S-xual harassment policy didn’t protect employer from $30K claim

By Charles Power on November 25th, 2019
  1. Bullying, Harassment & Discrimination
  2. Sexual harassment in the workplace

As an employer, you will be liable for any acts of sexual harassment committed by your employees in the course of their employment, unless you can show you took reasonable steps to prevent the conduct.

However, these steps are not confined to steps taken prior to the incident and you must investigate any sexual harassment allegation properly if you want to avoid vicarious liability as an employer.

In a recent decision in the South Australian Employment Tribunal (SAET), Evans v Pasadena Foodland and Crugnale (2019), a supermarket and its head chef were ordered to jointly pay an employee $30,000 in compensation because the employer did not properly investigate a sexual harassment complaint.

Employer sees ‘nothing of concern’

The employee claimed the chef had deliberately brushed past behind her on three occasions in one day.

She said the chef pushed his body up against hers and glided the palm of his hand between her buttocks as he walked past.

The third time he did this, she said she could feel something hard press up against her, which she thought could have been a belt buckle, or his erection.

After she reported the incidents, the management reviewed the CCTV footage and decided they saw “nothing of concern”. The security footage was destroyed two weeks later.

Liability denied for ‘accidental’ touching

In the SAET hearing, both the employer and the chef denied that any sexual harassment had occurred and that the touching was nothing more than “accidental”.

The chef submitted that because of his larger build and the narrow workspaces, it was more likely for him to bump into the employee.

He contended that the employee could not have felt his erect penis, as it was not capable of extending past the girth of his stomach, nor was he wearing a belt, but rather pants fastened with a knotted cord.

The employer argued it had taken reasonable steps to prevent sexual harassment from occurring by:

  • maintaining a workplace policy for the prevention and reporting of sexual harassment;
  • ensuring the employee who had allegedly engaged in sexual harassment was aware of and understood that policy prior to employment; and
  • investigating the complaint.

Insufficient training and late, inadequate investigation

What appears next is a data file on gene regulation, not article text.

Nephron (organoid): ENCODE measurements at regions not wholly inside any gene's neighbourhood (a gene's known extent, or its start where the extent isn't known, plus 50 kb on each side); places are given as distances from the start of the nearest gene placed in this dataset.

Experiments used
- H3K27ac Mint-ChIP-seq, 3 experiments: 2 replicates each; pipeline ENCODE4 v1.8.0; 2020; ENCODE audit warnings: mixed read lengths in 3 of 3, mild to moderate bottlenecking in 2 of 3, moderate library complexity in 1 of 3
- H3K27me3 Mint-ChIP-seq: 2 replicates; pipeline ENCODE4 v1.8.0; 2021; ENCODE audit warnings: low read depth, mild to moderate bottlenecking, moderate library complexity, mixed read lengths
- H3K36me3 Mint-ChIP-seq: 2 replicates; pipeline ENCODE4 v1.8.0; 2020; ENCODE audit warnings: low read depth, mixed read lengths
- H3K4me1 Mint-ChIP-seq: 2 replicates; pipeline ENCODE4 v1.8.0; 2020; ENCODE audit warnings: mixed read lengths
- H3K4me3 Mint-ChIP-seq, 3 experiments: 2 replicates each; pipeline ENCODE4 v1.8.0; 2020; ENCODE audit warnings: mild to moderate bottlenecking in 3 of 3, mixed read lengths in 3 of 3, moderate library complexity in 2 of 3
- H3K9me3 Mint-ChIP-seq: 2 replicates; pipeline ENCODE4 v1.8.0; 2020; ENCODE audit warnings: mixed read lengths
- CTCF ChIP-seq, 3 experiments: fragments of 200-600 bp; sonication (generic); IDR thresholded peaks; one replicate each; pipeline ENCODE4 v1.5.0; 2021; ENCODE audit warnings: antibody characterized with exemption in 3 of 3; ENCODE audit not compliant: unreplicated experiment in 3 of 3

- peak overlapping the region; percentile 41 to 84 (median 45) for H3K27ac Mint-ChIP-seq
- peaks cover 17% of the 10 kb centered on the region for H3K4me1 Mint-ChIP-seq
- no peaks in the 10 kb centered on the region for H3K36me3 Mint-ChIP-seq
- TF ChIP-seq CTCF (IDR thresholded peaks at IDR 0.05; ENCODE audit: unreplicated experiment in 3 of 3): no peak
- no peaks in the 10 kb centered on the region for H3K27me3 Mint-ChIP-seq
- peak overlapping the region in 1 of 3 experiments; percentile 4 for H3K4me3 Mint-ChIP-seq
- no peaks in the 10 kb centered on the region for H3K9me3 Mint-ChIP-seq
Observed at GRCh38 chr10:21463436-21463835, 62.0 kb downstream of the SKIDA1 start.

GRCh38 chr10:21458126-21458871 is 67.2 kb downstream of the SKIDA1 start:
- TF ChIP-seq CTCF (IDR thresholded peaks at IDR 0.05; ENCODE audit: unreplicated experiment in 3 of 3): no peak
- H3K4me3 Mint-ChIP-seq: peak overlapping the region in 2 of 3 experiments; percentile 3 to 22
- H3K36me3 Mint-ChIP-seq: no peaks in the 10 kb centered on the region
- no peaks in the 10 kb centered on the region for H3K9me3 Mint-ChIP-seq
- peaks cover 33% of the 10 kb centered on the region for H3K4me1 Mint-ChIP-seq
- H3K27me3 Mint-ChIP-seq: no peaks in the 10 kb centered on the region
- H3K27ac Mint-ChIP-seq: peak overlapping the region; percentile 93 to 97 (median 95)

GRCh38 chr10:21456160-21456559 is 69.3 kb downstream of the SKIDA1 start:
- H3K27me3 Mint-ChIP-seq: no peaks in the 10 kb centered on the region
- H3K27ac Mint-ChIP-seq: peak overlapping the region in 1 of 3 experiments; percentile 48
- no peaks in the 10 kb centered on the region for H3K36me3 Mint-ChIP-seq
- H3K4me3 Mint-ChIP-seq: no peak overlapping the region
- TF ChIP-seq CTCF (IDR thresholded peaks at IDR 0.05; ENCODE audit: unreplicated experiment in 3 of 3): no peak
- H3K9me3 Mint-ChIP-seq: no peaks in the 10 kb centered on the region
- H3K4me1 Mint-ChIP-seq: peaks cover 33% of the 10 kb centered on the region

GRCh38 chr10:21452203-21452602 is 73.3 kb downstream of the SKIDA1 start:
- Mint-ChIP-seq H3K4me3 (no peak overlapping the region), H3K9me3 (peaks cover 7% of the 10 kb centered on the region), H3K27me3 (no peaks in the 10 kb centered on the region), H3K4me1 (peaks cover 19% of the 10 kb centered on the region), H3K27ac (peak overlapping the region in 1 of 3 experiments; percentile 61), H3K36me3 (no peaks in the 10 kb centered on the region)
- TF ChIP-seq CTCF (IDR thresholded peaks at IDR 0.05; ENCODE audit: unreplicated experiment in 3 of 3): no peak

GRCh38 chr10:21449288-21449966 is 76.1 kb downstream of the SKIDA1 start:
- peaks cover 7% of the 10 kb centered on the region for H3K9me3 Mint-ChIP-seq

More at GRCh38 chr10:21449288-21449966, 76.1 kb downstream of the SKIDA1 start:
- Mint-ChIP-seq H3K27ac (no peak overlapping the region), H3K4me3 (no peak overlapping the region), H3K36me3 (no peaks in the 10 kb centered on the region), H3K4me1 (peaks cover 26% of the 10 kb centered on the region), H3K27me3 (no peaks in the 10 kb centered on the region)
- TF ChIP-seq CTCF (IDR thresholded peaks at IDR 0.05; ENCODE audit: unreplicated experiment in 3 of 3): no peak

SAET Deputy President Judge Leonie Farrell found that the employer had failed to properly train staff in relation to sexual harassment and the procedure by which complaints would be handled (which resulted in the employee in this case raising her complaint with multiple people).

Judge Farrell also found that the employer’s investigations were inadequate.

The employer only investigated the matter about one month after the incident, following an altercation between the chef and the employee.

The employer should have conducted a better, formal investigation more promptly and the matter should have been escalated to senior management, given the seriousness of the allegations.

The defects that were found with the investigations included:

  • a proper statement was not taken from the complainant in a timely manner and in a private place (it was taken on the shop floor);
  • the precise allegations were not put to the perpetrator and a statement was not obtained from him in a timely manner;
  • other potential witnesses were not interviewed in a timely manner;
  • the CCTV footage was not reviewed and shown to the parties – as a result it was deleted; and
  • the outcome of the investigation was not reported to the parties in a clear and timely manner.

Judge Farrell also rejected the employer’s contention that the employee’s history of being late for work or warned about her performance negated or diminished the likelihood of her complaints being true.

The employee sought $150,000 in general damages, but Judge Farrell said this amount was excessive and “must be confined to the conduct on that day” as the sexual harassment was “not of the most serious kind nor did it continue over a period of time”.

The employer and chef were found jointly and severally liable for general damages including “psychological harm, suffering and hurt feelings” they had caused to the employee.

Judge Farrell ordered both parties to jointly pay the employee $30,000 in compensation.

A mismanaged sexual harassment claim can destroy more than just your reputation

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